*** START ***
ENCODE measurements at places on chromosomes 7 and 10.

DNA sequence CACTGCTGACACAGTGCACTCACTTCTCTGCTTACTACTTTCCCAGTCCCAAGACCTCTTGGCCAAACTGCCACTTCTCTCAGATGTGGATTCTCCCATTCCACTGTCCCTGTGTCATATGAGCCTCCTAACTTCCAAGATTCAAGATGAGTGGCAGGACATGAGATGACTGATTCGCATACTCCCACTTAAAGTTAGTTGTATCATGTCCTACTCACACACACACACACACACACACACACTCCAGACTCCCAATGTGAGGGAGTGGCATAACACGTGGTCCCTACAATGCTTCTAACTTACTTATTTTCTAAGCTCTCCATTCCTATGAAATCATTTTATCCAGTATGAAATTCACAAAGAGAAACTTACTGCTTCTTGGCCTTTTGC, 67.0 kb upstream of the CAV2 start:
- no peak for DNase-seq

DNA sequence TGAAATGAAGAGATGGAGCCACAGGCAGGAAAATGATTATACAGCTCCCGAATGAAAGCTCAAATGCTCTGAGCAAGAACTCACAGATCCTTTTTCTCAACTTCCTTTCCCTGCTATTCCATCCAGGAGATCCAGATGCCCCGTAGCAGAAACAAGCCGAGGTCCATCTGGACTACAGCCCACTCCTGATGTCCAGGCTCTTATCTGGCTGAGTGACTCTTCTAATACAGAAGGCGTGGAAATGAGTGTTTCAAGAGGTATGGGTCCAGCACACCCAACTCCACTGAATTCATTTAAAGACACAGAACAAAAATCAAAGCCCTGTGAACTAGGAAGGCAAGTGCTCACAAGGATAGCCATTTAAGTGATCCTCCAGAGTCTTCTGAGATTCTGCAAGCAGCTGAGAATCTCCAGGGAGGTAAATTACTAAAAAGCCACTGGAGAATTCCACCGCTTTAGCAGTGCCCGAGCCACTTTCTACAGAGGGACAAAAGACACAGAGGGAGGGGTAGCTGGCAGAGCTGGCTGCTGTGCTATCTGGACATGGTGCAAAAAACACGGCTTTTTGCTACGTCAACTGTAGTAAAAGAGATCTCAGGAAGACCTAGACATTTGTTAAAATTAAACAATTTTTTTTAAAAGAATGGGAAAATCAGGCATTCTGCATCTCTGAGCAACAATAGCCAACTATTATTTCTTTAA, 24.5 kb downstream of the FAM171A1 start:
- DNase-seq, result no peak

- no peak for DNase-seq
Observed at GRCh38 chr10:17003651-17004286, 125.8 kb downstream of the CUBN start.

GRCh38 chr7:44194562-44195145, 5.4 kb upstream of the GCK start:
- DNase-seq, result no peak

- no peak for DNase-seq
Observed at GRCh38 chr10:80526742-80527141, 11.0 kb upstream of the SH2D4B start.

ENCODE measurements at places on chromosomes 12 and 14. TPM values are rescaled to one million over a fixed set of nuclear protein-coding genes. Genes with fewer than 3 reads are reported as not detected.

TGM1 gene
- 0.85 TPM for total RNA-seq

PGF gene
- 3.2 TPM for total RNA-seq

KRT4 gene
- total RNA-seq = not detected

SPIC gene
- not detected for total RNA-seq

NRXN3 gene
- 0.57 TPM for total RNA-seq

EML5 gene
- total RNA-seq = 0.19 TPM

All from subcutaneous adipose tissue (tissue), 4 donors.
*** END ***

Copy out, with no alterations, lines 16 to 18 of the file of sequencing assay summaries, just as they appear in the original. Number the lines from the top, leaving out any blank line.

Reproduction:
- 3.2 TPM for total RNA-seq

KRT4 gene
- total RNA-seq = not detected